Evaluating the Effects and Process of Nurse Bedside Shift Report on Nurse’s Perceptions of Communication Patterns, Nurse Satisfaction, and Patient Involvement
Repository Posting Date2018-03-26T18:11:26Z
Author(s)Shank, Heidi M.
TypeDNP Capstone Project
Level of EvidenceOther
Research ApproachTranslational Research/Evidence-based Practice
Keywordsevidence based nursing; evidence-based practice; nursing-patient encounters; nursing service, hospital
CINAHL HeadingsShift Reports; Nurse Attitudes; Patient Centered Care; Patient Bedside; Job Satisfaction; Nursing Practice, Evidence-Based; Nurse-Patient Relations; Nursing Staff, Hospital
Background: A growing body of evidence identifies transitions of care as vulnerable points in the care continuum where vital information is often omitted and inadequate communication occurs. Nurse shift report has been identified as a vulnerable communication point. Specifically, research has suggested that more effective communication between healthcare providers can improve care to patients and subsequently result in better outcomes. Problem: Nurse shift report lacks consistency and is not done at the patient bedside. An effective nurse bedside shift report process that provides a focused assessment of key items and involves patients is essential. Purpose: The purpose of this evidence-based practice project is to examine the PICOT question: Among adult patients on a medical surgical unit, how does the use of a standardized nurse bedside shift report process compared to other nurse shift report processes improve communication patterns, nurse satisfaction, and patient involvement over 3 months? Theoretical Model: This quality improvement project was guided by the Iowa Model of Evidence-Based Practice to Promote Quality Care and Lewin’s change management theory. Methods: The Agency for Healthcare Research and Quality Nurse Bedside Shift Report Checklist was implemented and the 17-item Nurse Assessment of Shift Report Survey was used to evaluate the effects of the process change on nurse perceptions of communication patterns, nurse satisfaction, and patient involvement. Central line infection rates were used as an indicator to identify the 8 effectiveness of line visualization. Results: A total of 55 nurses participated in education about the process change; 25 nurses completed the survey pre-implementation and at 3 months. There was a significant difference in patient involvement in care (p = .004) but, no statistically significant differences on any of the other questions on the survey. There was a positive trend in nurse’s perceptions of patient involvement in nurse bedside shift report on communication patterns, nurse satisfaction, and patient involvement. In addition, there was a clear process change in the nurse bedside shift report after the implementation of this quality improvement project. Conclusions: Although this EBP project is not able to demonstrate statistically significant effects of a standardized nurse bedside shift report, a larger sample size and longer implementation period, may have provided more promising results.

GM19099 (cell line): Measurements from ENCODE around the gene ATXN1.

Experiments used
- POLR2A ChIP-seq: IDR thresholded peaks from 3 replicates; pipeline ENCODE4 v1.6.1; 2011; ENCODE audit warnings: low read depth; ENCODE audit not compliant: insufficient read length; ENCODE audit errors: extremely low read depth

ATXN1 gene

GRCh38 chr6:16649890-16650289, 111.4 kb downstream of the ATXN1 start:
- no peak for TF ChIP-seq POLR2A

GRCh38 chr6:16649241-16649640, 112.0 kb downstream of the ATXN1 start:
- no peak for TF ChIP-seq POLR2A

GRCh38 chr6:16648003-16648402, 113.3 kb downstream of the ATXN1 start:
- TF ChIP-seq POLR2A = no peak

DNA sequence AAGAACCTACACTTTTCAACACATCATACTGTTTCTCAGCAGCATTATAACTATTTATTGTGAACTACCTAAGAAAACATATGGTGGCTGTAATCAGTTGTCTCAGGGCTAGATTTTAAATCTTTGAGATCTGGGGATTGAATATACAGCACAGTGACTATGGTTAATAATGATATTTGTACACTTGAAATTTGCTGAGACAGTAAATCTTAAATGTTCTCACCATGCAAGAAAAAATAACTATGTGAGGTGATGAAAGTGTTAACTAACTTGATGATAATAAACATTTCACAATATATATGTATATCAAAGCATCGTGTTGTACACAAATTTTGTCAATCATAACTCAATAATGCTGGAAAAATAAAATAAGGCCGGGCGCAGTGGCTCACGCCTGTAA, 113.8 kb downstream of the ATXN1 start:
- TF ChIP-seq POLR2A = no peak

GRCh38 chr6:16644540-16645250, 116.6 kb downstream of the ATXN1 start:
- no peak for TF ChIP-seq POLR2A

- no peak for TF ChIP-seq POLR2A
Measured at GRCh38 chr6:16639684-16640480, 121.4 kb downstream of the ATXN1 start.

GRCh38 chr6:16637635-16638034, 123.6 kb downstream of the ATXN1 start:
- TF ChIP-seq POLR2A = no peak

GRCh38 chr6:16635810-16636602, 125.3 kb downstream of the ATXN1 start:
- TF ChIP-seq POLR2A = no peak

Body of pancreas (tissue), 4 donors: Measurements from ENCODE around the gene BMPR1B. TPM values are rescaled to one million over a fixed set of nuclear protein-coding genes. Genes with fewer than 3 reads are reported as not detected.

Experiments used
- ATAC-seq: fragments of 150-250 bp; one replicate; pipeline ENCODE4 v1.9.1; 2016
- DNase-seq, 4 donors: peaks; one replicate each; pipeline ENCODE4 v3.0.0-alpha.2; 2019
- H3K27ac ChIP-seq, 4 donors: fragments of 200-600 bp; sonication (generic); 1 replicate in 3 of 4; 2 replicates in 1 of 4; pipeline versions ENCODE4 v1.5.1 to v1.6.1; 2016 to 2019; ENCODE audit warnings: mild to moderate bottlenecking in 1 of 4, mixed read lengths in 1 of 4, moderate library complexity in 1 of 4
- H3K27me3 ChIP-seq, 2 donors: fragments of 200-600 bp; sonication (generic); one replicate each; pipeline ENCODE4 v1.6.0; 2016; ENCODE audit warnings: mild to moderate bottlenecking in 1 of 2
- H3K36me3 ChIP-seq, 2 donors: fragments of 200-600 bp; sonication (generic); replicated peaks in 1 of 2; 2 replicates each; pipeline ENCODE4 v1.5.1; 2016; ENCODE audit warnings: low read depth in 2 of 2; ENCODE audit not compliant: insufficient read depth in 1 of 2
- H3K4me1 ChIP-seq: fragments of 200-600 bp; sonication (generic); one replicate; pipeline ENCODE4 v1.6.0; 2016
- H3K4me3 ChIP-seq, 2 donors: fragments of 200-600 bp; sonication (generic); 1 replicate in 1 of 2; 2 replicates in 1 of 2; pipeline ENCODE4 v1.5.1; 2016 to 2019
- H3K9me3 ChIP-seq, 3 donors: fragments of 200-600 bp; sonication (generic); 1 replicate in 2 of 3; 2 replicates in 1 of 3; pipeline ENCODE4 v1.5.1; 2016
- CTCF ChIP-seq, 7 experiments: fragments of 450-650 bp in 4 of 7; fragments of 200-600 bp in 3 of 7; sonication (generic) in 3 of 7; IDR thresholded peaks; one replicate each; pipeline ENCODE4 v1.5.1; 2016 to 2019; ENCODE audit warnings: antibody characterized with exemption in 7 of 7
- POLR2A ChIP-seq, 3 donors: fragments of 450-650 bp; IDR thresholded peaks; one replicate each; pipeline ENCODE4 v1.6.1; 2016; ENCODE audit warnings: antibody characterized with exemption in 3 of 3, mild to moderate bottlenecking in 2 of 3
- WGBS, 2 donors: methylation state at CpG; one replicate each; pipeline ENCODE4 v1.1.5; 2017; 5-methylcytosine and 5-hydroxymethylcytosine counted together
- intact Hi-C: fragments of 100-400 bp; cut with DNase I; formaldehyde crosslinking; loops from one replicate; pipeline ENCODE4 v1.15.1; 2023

DescriptionUniversity of Toledo & Wright State University DNP Consortium
Advisor(s)Walsh, Mary Eileen
Date of Publication2018-03-26
NotesThis work has been approved through a faculty review process prior to its posting in the Virginia Henderson Global Nursing e-Repository.
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